The geo layer: Doesn’t seem to me like it can be a point of difference for any web related startup or brand. Foursqaure and others may have missed their chance. It’s a lot like digital now and just exists as an invisible layer on all our output. A vital component to making sense in a technology world, but omnipresent simple and expected.

Long reads: The deminishing returns of news and immediate communication are helping long thoughtful analysis make a comeback. The startup Medium.com seems exciting and longer posts which consider the implications of rapid change are capturing more of my time these days.

Tech valuations & bubblenomics: Crazy company valuations continue to astound. We are absolutely in another technology bubble, this time it is a valuation bubble, rather than an investment boom. I was talking with Nic Hodges about the $3 billion+ valuation of Pinterest proposing that they are like a shopping centre of sorts – a Westfield maybe? His retort was classic. He said:

Westfield owns $20 billion worth of property. What Pinterest owns is some code.

It seems that everyone forgets that valuations must be a function of earnings, or expected future earnings. Here’s a question worth asking when it comes to the true worth of any company. What would you rather own:

Apple stock at a 14 times price earnings ratio?

or 

Facebook at a 141 times price earnings ratio?

Do you really think Facebook will be 10 times more profitable than it is now or any time soon? Or that Snapchat with an infinity price earnings ratio (zero earnings on $3.2b valuation) will ever make serious money? There is a very big difference between usage utility and commercial value.

There’s a reason why Warren Buffet has been in the top 2 richest people in the world for the past 30 years – he knows what companies are actually worth.  And there’s a reason why many famous VC’s are rich – they are selling you sausages at caviar prices. It seems the real money in technology stocks is made when the founders exit, not when investors buy it.

So – what did you guys notice in 2013?

twitter-follow-me13

The evolution of luxury

Like most human experiences or endeavours they live in a state of flux. They evolve. I’ve been thinking alot lately about the concept of luxury. And while luxury is a relative concept based on location, wealth, opportunity and many other factors, it seems to me as though technology is the most influential factor in its evolution. Most luxuries are temporal and may exit the fray based on technological advances or shifts in social behaviour.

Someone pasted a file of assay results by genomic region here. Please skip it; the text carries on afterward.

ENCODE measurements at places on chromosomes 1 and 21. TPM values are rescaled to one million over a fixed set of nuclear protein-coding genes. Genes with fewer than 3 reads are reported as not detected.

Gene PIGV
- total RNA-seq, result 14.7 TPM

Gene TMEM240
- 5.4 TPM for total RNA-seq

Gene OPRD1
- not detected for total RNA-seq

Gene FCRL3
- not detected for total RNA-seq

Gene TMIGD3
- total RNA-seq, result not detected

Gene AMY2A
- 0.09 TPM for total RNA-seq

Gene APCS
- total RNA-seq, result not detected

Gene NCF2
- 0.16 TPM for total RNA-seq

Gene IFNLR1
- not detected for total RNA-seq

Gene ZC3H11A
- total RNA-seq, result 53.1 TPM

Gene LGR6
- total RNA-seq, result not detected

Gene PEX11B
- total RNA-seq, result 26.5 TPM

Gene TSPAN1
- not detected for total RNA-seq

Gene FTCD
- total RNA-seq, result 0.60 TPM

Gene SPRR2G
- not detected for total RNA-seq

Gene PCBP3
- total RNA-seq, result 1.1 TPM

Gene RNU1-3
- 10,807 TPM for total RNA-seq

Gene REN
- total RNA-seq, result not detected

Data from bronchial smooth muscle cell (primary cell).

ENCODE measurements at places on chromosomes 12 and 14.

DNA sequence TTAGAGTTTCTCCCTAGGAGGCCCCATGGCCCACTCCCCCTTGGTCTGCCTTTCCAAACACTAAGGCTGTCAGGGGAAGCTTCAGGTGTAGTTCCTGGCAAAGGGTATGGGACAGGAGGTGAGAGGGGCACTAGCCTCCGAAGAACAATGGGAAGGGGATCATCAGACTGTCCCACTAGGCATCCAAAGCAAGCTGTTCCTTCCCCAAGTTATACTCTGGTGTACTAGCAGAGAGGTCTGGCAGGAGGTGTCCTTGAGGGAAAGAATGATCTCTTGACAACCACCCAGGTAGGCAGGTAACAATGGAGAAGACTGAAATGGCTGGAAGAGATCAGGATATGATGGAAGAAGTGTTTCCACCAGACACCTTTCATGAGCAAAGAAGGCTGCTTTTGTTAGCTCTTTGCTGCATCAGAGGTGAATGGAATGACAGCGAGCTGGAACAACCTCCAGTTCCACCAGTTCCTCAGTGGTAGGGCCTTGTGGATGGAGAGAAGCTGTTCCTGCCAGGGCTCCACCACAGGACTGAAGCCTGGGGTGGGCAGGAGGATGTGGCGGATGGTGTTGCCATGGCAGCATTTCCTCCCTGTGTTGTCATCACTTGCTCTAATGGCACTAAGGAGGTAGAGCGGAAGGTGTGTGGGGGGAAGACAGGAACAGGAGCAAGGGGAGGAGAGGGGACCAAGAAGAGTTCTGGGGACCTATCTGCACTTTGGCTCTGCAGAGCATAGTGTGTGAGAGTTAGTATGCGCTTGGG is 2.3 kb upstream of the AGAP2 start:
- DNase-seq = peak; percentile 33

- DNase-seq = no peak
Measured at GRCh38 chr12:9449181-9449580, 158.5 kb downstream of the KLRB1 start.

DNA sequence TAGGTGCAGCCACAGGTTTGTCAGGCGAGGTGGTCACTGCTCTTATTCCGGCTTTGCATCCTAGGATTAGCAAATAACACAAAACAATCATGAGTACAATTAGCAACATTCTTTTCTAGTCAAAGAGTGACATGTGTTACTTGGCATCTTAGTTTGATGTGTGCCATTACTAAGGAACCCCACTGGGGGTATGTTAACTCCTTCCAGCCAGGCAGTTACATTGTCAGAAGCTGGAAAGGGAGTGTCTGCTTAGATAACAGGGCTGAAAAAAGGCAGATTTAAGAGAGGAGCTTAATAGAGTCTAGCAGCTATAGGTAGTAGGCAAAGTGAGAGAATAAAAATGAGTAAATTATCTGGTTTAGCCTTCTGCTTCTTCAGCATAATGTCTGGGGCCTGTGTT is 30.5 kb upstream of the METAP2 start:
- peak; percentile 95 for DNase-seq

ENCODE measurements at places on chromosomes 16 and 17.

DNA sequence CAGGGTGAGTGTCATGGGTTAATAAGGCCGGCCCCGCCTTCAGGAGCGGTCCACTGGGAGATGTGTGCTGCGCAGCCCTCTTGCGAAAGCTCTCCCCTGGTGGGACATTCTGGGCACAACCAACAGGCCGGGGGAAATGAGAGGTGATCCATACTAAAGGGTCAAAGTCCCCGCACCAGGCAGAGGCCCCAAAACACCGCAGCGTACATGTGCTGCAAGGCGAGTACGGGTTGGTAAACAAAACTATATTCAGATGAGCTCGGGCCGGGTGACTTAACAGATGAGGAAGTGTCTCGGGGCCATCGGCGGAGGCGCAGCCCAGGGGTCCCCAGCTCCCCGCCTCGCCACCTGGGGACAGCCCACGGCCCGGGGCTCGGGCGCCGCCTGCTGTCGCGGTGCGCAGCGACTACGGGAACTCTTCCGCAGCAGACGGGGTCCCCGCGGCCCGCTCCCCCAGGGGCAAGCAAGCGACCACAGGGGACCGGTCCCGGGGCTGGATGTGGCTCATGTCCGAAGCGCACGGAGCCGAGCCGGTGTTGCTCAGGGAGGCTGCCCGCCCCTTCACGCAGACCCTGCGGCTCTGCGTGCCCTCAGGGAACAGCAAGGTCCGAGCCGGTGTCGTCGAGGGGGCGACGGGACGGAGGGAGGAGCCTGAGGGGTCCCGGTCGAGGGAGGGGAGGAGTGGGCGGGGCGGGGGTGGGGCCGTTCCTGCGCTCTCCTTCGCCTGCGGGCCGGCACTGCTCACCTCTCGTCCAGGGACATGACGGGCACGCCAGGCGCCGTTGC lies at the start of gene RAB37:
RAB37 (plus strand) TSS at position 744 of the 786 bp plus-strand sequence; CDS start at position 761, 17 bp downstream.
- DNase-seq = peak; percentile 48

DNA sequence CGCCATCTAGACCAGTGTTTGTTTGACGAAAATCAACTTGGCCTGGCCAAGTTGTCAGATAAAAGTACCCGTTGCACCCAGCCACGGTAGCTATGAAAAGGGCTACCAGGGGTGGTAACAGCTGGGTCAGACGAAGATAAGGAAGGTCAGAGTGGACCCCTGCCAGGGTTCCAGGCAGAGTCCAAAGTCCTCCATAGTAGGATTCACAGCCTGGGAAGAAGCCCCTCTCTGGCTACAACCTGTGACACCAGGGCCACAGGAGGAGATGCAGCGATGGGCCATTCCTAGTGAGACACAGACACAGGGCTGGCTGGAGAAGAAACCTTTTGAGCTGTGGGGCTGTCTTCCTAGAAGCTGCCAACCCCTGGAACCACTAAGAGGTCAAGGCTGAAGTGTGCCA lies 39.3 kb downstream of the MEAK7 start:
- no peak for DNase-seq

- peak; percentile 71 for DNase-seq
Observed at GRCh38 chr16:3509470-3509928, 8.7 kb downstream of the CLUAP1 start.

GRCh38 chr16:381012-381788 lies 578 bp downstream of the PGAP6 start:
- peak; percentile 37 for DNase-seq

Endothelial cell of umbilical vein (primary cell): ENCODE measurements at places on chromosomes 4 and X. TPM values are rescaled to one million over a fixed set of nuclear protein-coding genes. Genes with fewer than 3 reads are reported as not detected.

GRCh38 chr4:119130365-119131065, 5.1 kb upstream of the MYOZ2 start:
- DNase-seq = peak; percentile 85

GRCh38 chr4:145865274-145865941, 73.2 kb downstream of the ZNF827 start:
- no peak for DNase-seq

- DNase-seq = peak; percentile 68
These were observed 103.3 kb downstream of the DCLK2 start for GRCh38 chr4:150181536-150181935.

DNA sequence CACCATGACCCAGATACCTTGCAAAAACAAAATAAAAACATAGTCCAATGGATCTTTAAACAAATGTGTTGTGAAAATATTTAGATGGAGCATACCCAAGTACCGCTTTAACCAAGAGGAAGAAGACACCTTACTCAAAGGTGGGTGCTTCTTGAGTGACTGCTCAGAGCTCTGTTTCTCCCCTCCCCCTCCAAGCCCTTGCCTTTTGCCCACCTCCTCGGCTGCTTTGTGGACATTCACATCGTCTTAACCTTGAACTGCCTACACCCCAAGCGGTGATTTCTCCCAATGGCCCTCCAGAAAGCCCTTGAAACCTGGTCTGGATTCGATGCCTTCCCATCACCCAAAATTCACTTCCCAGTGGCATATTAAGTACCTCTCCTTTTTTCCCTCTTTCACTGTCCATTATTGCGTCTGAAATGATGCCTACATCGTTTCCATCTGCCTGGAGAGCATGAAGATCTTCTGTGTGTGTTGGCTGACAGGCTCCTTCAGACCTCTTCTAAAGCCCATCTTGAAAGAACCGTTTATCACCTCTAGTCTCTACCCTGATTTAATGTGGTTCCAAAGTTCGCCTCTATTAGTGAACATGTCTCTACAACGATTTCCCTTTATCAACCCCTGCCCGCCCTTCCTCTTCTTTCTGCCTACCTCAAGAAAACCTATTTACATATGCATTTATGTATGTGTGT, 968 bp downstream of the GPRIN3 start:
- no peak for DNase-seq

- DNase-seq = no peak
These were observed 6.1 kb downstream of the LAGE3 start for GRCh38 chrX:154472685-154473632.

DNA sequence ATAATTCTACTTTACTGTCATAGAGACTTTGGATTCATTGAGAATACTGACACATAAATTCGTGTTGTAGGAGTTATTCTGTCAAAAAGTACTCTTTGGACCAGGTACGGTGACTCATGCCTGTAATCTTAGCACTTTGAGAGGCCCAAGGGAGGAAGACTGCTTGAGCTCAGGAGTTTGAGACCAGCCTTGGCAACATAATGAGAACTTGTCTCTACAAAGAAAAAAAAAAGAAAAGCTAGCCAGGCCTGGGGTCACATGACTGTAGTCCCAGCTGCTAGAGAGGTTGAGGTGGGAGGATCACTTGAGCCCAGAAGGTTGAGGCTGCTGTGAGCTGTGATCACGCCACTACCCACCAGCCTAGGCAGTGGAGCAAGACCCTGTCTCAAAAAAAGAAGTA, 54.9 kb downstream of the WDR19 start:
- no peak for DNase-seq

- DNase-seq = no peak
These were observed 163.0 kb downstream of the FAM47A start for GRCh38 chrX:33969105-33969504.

The industrial revolution introduced a lot of luxuries, and invented a particularly well off middle class. Innovations which made life more comfortable would arrive and make their way down the social and economic ladder as civilization forged ahead. But as you’ll see, most luxuries have a limited lifespan with such a status. While some non-luxuries become luxuries as we evolve in other areas.

A non exhaustive list of the evolution of luxury:

  • Settlement: Becoming masters of our domain to the point where we didn’t need to be a species of nomads.
  • Excess food: Learning how to grow plants, trap & breed animals.
  • Agriculture: New efficient farming methods allowed people to exit food preparation as a way of life.
  • Piece labour: Getting paid by how efficient we became. The factory and the industrial revolution.
  • Industrialised homes: Heating, cooling, indoor kitchens, plumbing, refrigeration, washing machines.
  • Annual leave: 40 hour work weeks, salaries and paid leave from work, weekends.
  • Cars: Private motorised travel.
  • Air travel & holidays: Still being further democratised to this day.
  • Conspicuous consumption: Hello 1980’s, competing with the Joneses.
  • Fashion: Clothing beyond both needs, and functionality.
  • Premium food & widgets: Imported artisinal gelato and $100 electric toothbrushes.
  • Information: Anyone with access to the web today has more information on hand than the US President just 10 years ago.
  • Time: A core luxury today, due to humans inability to admonish the superfluous.
  • Privacy: An emerging luxury as we allow government infiltration and lack the presence of mind to think before we publish.

Of course you can think of luxuries which belong on this list, you can see how non luxuries have become luxuries as technology changes lifestyle. We can also guess some which might appear on the list in the coming years. So why am I telling you this?

It’s a realy clue into what might be important for entrepreneurs. Within the new luxury realms (physical or social) lie a number of startup ideas which will change the world and make people rich (for lack of a better word) in the process. The only question is, what might be tomorrows luxury in your community and how can you deliver it to them to make their life better? Or even better widen the distribution of something only the fortunate few currently have access to.

twitter-follow-me13